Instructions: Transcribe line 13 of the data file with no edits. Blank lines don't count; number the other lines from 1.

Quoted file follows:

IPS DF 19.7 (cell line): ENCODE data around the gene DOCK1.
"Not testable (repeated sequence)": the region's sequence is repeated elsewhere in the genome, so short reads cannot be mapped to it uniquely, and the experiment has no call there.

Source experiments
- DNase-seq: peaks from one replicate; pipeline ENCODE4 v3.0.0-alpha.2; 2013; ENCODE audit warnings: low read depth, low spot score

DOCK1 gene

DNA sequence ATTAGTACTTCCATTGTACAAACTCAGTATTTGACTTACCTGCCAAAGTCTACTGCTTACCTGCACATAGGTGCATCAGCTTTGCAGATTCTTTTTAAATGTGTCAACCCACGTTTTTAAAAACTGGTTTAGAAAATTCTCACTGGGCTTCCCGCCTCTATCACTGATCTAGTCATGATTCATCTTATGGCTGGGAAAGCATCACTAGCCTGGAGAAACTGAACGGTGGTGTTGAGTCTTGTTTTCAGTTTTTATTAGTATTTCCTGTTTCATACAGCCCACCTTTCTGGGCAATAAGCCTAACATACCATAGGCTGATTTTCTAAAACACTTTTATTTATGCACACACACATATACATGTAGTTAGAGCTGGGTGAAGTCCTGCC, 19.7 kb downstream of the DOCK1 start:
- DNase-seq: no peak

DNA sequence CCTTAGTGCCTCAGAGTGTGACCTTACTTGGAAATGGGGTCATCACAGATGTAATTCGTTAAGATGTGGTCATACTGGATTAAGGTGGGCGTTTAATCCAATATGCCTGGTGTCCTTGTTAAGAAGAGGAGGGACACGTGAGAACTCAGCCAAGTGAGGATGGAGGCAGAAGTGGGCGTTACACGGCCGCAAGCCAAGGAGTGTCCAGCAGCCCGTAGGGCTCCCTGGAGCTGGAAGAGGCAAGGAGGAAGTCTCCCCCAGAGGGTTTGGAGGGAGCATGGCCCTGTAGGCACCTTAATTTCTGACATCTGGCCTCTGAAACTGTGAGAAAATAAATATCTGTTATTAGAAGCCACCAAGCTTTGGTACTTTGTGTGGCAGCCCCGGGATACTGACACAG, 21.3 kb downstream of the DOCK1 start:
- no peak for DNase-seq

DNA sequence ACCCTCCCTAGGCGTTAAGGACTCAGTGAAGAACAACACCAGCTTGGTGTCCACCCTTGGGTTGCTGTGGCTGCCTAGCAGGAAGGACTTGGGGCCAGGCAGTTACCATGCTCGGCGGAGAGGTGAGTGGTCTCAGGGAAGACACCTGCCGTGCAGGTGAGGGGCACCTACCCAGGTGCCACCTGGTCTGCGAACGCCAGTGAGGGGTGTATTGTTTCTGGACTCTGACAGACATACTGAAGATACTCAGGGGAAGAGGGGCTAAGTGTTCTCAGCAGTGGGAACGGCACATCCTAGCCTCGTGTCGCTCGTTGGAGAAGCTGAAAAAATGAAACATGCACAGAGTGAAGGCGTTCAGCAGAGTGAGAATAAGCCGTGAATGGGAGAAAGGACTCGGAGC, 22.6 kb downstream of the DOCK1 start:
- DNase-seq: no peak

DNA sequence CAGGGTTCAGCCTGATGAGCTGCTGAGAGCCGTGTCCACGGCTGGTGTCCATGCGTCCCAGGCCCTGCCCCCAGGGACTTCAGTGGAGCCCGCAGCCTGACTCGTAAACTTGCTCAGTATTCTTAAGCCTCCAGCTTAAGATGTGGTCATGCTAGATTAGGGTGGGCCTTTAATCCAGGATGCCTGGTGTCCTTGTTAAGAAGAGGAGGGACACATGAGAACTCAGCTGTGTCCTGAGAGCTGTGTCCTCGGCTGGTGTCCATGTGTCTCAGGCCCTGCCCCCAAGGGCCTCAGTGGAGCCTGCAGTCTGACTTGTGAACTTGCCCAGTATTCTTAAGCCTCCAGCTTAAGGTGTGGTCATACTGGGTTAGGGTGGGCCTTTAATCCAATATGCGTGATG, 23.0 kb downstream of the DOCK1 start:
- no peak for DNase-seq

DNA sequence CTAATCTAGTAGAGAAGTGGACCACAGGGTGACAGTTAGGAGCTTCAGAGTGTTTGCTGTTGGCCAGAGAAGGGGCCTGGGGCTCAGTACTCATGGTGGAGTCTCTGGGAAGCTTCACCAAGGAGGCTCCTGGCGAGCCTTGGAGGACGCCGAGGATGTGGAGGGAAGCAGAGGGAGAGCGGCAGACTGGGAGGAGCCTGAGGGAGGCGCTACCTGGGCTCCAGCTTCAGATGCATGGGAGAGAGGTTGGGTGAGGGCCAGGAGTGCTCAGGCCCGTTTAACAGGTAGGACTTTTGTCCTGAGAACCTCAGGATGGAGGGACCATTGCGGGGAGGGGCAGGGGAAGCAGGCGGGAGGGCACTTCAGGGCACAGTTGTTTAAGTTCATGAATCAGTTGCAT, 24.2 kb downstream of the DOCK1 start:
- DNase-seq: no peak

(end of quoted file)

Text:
- no peak for DNase-seq